The Italian plague of 1629-31: A frightening nightmare

Like an old foe, the plague kept coming back to the Italians from time to time. Subsequently after the pandemic of the fourteenth century (when it took the toll of 25 million lives), the plague kept coming back to one Italian region or another arbitrarily.

So, when in the early seventeenth century dead rats were coming to be seen here and there in the streets and houses, people could sense the onset of another plague epidemic. However at those times, no one knew that the dreadful disease was actually caused by microbes living on the black rats. They instead accused the miasmas of swampy air, full Moon, conjunctions of the planets, famine, fate, beggars, prostitutes or even Jews for the plague.

The name ‘Bubonic Plague’ was derived from the word ‘buboes’. These were swelling lymph nodes which appeared as the first symptom of the disease. It was accompanied by prickling pain, high fever, vomiting, dark markings on the skin due to internal hemorrhage, and eventually- death. Only a fraction of those who were afflicted by the plague could hope to recover.

Plague doctor in protective costume

The plague was like a forest fire. Once a member of a family contracted the malady, the others would soon follow suit. Even the discarded clothes or belongings of the afflicted could spread the disease. In Venice, specially appointed guards patrolled the city walls, preventing travellers from plague stricken regions from entering the city. Special plague hospitals were set up, which were soon overflowing with patients.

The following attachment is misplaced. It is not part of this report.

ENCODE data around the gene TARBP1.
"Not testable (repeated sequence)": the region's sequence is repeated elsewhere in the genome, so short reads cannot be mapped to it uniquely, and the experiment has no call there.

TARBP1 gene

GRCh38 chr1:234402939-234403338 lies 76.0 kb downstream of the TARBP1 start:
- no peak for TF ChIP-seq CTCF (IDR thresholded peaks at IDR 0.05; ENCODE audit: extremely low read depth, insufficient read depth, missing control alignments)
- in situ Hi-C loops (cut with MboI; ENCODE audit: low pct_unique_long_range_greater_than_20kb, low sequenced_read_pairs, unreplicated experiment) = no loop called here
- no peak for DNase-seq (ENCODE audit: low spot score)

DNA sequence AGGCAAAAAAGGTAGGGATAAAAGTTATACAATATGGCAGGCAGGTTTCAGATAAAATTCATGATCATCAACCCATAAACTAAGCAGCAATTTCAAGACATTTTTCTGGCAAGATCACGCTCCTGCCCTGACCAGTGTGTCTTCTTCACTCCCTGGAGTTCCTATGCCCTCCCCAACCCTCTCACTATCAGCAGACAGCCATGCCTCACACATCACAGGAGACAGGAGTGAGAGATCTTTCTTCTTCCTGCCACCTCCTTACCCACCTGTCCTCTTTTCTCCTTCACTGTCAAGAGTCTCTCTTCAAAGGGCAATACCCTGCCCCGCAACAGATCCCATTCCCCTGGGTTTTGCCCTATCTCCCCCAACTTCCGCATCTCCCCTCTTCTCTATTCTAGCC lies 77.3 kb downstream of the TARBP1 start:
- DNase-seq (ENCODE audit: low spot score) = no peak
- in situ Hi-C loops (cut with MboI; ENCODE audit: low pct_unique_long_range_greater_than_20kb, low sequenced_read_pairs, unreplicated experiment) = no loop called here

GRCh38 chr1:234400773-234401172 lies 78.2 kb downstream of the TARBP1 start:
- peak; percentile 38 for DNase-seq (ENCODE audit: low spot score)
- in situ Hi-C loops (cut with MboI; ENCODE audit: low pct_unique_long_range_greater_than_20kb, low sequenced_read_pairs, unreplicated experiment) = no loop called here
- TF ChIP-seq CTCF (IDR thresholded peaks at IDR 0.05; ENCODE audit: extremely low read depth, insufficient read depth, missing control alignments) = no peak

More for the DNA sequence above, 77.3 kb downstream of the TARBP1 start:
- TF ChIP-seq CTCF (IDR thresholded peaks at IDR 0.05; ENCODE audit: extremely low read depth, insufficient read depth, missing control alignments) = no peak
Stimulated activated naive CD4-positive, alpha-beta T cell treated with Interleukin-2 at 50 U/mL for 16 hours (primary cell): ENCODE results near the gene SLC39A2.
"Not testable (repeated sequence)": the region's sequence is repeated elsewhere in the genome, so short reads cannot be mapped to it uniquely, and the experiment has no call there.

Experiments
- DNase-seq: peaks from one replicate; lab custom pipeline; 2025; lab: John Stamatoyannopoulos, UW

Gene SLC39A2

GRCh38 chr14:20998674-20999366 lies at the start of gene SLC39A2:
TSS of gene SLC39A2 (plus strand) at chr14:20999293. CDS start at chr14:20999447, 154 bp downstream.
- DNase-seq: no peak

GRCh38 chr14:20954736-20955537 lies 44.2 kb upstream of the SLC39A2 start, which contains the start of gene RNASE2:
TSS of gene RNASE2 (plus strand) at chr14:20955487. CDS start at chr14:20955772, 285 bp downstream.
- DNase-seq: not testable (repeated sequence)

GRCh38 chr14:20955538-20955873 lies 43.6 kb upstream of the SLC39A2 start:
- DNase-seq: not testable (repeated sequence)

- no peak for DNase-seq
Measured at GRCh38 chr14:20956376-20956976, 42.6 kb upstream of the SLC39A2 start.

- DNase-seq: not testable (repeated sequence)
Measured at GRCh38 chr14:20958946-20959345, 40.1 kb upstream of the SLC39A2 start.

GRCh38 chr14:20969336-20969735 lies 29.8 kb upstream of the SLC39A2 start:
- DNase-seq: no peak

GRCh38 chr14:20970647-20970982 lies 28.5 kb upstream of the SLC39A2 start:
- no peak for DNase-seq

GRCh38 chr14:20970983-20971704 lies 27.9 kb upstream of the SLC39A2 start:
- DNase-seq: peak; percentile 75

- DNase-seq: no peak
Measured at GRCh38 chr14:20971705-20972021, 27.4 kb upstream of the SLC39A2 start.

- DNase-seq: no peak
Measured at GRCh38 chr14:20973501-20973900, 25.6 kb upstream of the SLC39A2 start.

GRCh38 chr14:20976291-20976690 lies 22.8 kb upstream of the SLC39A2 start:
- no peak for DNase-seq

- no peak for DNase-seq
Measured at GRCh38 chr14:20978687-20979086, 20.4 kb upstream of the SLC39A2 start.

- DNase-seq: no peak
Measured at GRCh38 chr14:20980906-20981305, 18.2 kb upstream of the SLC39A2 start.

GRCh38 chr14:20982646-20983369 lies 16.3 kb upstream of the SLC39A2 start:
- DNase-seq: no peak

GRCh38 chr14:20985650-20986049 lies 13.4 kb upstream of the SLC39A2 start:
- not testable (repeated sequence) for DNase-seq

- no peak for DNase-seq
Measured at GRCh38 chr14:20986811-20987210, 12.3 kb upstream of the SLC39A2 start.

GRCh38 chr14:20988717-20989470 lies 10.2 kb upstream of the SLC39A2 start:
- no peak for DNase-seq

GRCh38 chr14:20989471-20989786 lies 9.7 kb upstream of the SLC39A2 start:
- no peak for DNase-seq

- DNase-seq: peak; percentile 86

Eleven hundred health workers thus succumbed to the disease, demanding the replacement of more and more able bodied men whose number was rapidly shrinking. Both the plague houses as well as the graveyards were shortly jam packed, hence turning the dire situation into a nightmare.

While standing in the midst of a pandemic, looking back at a previous one makes us realize how history repeats itself from time to time!

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